It’s Electric! Norway Sets Zero-Emission Standards to Protect Its Fjords

If boats wish to navigate Norway’s pristine heritage fjords, they’ll soon have to be fitted with zero or low-emission technologies.

Norway’s fjords are renowned for their beauty and are popular tourist destinations, so this decision is one that could have international repercussions. The new rules are meant to be enforced as soon as technologically possible but no later than 2026. This isn’t a long-term aspiration, but something that Norway is working towards in the relatively near future.

The resolution will require vessels wishing to operate in Norway’s World Heritage-designated fjords to have zero or close to zero carbon emissions. The resolution is likely the first of its kind in the world, and it essentially means that boats will need to be electric powered.

“For the first time in the world there is a requirement for emission-free sailing in the fjords and the ports,” Marius Holm of the environmental group ZERO is quoted  as saying. “Norway has long been a world leader of emission-free ferries, driven by good political decisions on zero-emission requirements. Now we take a new step within the maritime green shift that has global reverberations.”

Holm hopes that the resolution will drive development of zero-emission tourist boats and cut back on greenhouse gases and air pollution in the area.

It’s worth noting that because this will be limited to World Heritage sites (at least at first), the overall area it will cover is relatively small. However, when put alongside Norway’s other steps toward managing its waters, this is yet another move toward keeping Norway’s waters clear and reducing overall carbon emissions.

In 2015 Norway passed a similar but more encompassing resolution saying that all new contracts for sailing its fjords had, essentially, to provide vessels that were electric rather than fossil fuel powered. This has led to the development of over 60 electric vessels which will take to the seas in the next few years.

Recent reports on existing electric vessels in Norway show they outperform their fossil fuel counterparts significantly, with over a 90 percent reduction in emissions and a reduction in costs of over 80 percent.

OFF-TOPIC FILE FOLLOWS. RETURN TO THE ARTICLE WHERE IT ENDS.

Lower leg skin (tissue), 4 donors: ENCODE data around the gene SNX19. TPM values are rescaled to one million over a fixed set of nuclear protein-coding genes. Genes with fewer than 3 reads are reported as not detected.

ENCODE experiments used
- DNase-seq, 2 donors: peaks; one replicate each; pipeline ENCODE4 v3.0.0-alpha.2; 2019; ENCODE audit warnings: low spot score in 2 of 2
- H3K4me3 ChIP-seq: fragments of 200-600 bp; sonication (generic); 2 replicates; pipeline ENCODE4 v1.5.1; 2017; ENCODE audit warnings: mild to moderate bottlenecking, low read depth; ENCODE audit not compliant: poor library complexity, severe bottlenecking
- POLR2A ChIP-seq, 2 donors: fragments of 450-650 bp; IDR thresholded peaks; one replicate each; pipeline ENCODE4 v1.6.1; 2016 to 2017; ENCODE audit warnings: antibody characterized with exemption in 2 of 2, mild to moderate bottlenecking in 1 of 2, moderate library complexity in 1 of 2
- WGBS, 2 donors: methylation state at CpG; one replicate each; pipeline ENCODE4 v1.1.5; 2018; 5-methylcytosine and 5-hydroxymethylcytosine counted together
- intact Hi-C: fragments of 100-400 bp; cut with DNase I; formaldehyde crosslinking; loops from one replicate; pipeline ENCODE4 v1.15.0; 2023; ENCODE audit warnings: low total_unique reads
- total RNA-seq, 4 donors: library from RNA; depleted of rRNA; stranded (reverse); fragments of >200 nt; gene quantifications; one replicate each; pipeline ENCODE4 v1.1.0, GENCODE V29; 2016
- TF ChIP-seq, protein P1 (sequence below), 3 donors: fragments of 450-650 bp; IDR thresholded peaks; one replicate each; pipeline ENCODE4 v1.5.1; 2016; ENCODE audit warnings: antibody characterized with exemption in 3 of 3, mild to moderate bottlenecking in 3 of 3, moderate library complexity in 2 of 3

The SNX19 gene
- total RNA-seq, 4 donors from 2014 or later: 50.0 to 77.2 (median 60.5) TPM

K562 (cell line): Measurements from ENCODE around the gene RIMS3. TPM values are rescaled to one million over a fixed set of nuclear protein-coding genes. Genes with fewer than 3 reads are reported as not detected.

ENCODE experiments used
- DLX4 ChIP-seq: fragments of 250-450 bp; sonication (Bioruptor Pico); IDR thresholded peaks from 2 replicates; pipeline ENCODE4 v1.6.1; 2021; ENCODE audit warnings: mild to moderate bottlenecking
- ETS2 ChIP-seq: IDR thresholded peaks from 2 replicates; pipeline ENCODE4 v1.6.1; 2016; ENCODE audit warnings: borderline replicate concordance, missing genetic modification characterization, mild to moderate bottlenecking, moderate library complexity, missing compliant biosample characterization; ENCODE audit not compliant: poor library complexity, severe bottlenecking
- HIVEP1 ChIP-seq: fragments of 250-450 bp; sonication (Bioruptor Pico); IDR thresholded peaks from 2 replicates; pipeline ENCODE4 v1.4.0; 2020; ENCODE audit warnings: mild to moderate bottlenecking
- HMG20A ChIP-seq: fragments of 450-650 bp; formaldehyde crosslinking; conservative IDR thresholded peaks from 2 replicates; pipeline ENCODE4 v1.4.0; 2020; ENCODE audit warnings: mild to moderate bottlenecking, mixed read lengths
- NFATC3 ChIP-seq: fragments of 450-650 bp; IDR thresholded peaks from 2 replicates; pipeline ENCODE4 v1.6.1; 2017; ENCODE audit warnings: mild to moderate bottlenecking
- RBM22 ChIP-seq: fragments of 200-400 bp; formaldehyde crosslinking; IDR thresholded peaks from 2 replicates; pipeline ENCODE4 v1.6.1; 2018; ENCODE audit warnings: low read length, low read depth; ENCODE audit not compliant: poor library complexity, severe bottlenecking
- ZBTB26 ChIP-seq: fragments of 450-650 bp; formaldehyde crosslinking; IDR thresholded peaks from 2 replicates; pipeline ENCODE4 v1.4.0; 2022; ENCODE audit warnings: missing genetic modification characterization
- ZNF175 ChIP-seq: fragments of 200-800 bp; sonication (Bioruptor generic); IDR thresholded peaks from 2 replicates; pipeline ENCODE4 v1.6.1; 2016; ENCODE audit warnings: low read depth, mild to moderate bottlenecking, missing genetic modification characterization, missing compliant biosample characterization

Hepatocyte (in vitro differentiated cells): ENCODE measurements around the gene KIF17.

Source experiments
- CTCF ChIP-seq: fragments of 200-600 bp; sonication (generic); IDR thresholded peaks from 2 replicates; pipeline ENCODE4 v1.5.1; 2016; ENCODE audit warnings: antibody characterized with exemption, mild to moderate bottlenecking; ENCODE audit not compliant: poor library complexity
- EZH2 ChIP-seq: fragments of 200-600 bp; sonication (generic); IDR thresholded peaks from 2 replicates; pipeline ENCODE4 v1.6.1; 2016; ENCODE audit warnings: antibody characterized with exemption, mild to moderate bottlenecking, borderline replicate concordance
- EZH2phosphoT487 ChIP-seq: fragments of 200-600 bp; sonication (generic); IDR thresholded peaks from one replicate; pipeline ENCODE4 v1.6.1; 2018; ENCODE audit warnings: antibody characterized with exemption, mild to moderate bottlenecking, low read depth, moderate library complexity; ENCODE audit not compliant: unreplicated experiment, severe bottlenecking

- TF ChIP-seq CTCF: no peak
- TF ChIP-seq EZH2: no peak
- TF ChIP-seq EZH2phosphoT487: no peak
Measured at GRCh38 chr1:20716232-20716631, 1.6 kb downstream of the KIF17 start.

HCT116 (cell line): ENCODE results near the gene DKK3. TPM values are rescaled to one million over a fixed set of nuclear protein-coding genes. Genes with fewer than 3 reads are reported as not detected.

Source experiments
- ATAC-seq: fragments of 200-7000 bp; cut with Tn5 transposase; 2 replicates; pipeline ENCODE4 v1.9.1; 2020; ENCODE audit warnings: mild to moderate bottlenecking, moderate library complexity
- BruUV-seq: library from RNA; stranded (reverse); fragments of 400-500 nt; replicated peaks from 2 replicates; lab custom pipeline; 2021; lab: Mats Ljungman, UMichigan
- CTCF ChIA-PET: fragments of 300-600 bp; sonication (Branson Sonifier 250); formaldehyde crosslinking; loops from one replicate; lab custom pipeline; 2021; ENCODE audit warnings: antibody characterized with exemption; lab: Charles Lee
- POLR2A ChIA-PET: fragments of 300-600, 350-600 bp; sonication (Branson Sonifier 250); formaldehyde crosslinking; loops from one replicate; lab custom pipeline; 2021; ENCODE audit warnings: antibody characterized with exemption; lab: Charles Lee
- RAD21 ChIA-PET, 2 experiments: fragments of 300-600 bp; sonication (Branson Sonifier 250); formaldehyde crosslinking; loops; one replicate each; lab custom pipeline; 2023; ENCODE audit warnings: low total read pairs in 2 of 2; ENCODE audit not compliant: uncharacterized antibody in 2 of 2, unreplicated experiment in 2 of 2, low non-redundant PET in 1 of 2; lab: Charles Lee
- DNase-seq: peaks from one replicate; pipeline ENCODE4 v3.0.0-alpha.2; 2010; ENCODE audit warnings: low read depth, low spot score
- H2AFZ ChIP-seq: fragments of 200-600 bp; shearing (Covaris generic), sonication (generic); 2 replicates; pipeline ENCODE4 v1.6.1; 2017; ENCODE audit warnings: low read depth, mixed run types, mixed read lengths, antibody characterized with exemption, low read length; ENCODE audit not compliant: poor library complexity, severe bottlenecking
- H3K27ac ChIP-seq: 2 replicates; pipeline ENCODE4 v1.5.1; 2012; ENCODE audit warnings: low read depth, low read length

One thing that has majorly helped in this fight toward zero-carbon emissions is how Norway’s ferry industry has embraced the changes. While in places like the US and many areas of Europe there can be strong resistance from big businesses when it comes to new environmental regulations, many major ferry companies in Norway were quick to act to comply with this drive.

Per Sćvik, CEO of route operator Havila Holdings AS told Inverse that he “welcomes this decision,” and the company expects to set sail with emissions-free cruise ships as soon as 2021. Hege Řkland, CEO of NCE Maritime CleanTech, said the decision “can ensure our industry’s position in this area, so that Norwegian business is strengthened, jobs are created and that we can contribute to good solutions globally.”

This push toward electric ships has also been important for international partners. For example, German manufacturers have invested heavily in developing batteries that could power Norway’s low-to-zero emissions vessels, something that ultimately could translate to innovations in the rest of Europe, where river cruises are a popular tourist activity.

Norway’s decision to embrace electric ferries is important for another reason, too. There are currently about 185 battery-powered electric vessels  of this type in the world, and the vast majority of them are operated within Norway or France. As a result, Norway is a perfect testing ground for how this roll-out of electric river vessels can work.

If these plans succeed as they should, the Norway model could provide other nations with an ideal starting point to adapt their own ferries.

It also speaks to Norway’s broader commitment to divest form fossil fuels throughout its industries. It also demonstrates how nations can incorporate electrification into its tourism sector, ensuring that the costs from moving away from fossil fuels can be recovered in the long term.

There will, of course, be logistical hurdles to this plan. Ports will have to be fitted with equipment to power their electric ships, and there will need to be money spent on retrofitting older vessels. However, this seems a small price to pay for ensuring that the beauty and vitality of Norway’s fjords remains intact for many more years to come.

Photo credit: Thinkstock.

45 comments

Marie W
Marie Wabout a month ago

Thank you for posting

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KimJ M
KimJ M5 months ago

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KimJ M
KimJ M5 months ago

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KimJ M
KimJ M5 months ago

thanks for sharing

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Clare O'Beara
Clare O'Beara6 months ago

quieter

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Clare O'Beara
Clare O'Beara6 months ago

th

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Winn A
Winn Adams6 months ago

Thanks

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Winn A
Winn Adams6 months ago

Good for them.

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Angela AWAY K
Angela K6 months ago

Thank you for sharing

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Caitlin L
Caitlin L6 months ago

thanks

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